Yesterday April 24th was of course Armenian Genocide Martyr’s Day and this Thursday April 22nd was Earth Day, two commemorations which appear to have nothing in common except the coincidence of being two days apart. Today in church, however, we commemorate a third day, Red Sunday (Karmir Kiraki) which predates both by a millennia and connects our stewardship of the earth with God’s stewardship of his beloved sons and daughters.
Starting with stewardship of the Earth, the Armenian Church and people have always practiced a very ecological form of Christianity. First and foremost, this is because we are a people who have worked the earth for millennia. That’s why in church we bless grapes and the beginning of the harvest. We bless pomegranates in winter, and have rituals for blessing salt and livestock offerings to church. Most scholars believe the name for today’s feast of Red Sunday originates from simply observing nature at this time. Go to Armenia this time of year and you will see full of red wild flowers stretching as far as the eye can, hence ‘Red Sunday.’ Our ancestors saw the connection between the yearly renewal of the land in spring, and the Easter renewal of life in Christ.
Go also to Armenia, any time of year, and you will learn something about reusing and recycling that any earth day environmentalist would appreciate. When I lived in Armenia I was moved by how little was wasted. My neighbor brought her groceries home in cellophane bags, which she then washed and hung out to dry for reuse. Other neighbors even recycled cow dung (աթառ), affectionately called village brownies. It is spread out into deep sheets in a field and scored into squares, then it is burned for heat in winter. Even our churches in Armenia are experienced recyclers. They make beeswax candles from local bee keepers’ leftovers, then recycle the stubs into new candles.
Our church does indeed believe in recycling and has been earth friendly for over seventeen hundred years. But we also believe in recycling on a much deeper level, which goes to the heart of what it means to be Armenian Orthodox Christians. You see we don’t just recycle things, we repurpose them. These vestments I am wearing belonged to another priest and were in a closet left for the moths. They were lovingly resewn and gifted to me by the Kotchounian family and now have renewed purpose. The grand piano in our hall was gifted to us by a man who lost his wife and the player of that piano and was just collecting dust. He lovingly gifted it to us, and today Haig will bring it to renewed life with Genocide music of remembrance. Taking things which are seen to have little use and transforming them into something very useful and valuable is a special kind of recycling. We usually call it redemption, and it is something our Lord has been doing all along, only God does it with people and not just things. He took a spite filled Jesus hater Saul, and turned him into the greatest Apostle for Christ, St. Paul. He took a sick and crazed King of Armenia, Drtad, and turned him into the faithful leader of the first Christian nation. He rescued the Armenian people, thrown away like trash by their own Ottoman government, bringing us to new life and prosperity in the Diaspora and independent Armenia.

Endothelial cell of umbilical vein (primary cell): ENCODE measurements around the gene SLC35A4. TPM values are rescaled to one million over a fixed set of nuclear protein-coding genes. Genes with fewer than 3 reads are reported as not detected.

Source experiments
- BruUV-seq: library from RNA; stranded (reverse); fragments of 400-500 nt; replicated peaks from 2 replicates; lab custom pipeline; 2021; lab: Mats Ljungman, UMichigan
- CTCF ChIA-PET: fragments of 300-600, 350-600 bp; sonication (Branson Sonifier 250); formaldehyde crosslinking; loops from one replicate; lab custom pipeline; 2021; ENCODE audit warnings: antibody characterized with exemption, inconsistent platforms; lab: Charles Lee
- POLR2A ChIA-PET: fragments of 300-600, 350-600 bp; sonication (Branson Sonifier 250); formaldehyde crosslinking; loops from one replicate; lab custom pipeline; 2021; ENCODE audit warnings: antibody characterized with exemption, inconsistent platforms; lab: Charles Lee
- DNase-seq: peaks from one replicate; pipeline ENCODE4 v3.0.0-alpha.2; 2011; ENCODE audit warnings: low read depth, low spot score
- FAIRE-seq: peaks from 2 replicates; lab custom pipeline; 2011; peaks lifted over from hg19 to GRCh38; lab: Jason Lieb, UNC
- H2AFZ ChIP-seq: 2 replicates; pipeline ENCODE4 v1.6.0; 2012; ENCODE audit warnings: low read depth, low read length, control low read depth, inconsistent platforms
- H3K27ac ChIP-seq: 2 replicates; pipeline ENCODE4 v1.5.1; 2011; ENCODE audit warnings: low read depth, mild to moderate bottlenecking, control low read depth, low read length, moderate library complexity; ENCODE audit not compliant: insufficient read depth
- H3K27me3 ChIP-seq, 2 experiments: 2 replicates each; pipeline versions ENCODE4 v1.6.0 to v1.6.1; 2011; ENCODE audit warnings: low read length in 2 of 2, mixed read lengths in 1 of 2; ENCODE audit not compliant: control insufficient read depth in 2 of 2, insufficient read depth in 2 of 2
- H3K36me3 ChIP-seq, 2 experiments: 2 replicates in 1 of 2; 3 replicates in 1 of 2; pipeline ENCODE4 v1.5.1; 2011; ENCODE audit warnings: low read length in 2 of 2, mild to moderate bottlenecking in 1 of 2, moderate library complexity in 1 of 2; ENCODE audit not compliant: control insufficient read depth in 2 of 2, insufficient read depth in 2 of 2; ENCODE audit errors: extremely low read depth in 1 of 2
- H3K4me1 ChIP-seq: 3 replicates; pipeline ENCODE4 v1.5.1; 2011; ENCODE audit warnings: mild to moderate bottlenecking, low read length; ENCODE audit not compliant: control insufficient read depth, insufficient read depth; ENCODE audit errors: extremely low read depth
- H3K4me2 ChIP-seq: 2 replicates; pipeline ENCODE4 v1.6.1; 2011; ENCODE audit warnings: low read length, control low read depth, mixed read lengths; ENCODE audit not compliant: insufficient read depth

Here now we see the connection between our stewardship of our stewardship of God’s creation and God’s loving stewardship of his beloved sons and daughters. Jesus reminds us of the father’s protective love in the Gospel reading from John, “And this is the will of him who sent me, that I should lose nothing of all that he has given me, but raise it up on the last day.” The Armenian Church’s recycling program may begin with cardboard and candles, but it extends and embraces all of God’s beloved children and is cosmic in scale.
We Armenian Orthodox Christians have known this for a long time, and at our best we have participated in God’s invitation to redeem and repurpose all people and all things in His glorious name. A 1500-year-old prayer we say each week during Divine Liturgy perfectly captures this redemptive spirit of Red Sunday. In preparation for holy communion, the priest offers this prayer for himself and on behalf of all God’s people: “(Lord) Impress upon us the graces of your Holy Spirit, as you did upon the holy apostles, who tasted it and became the cleansers of the whole world.”
In this way, the Armenian church has always been the holy place of repurposing and redemption for God’s creation and his beloved sons and daughters. As a people, when we were lost and of no use to the powers of the world, God remade us anew. And as beloved sons and daughters of God individually we offer ourselves to God in prayer each week. Offering back our tired and broken selves, we are graced with communion with God. On this Red Sunday, and every Sunday, He recycles and repurposes us for a new week. Inspired to do His will and His work-and as his apostles-to become cleansers of the whole world; now and always, amen.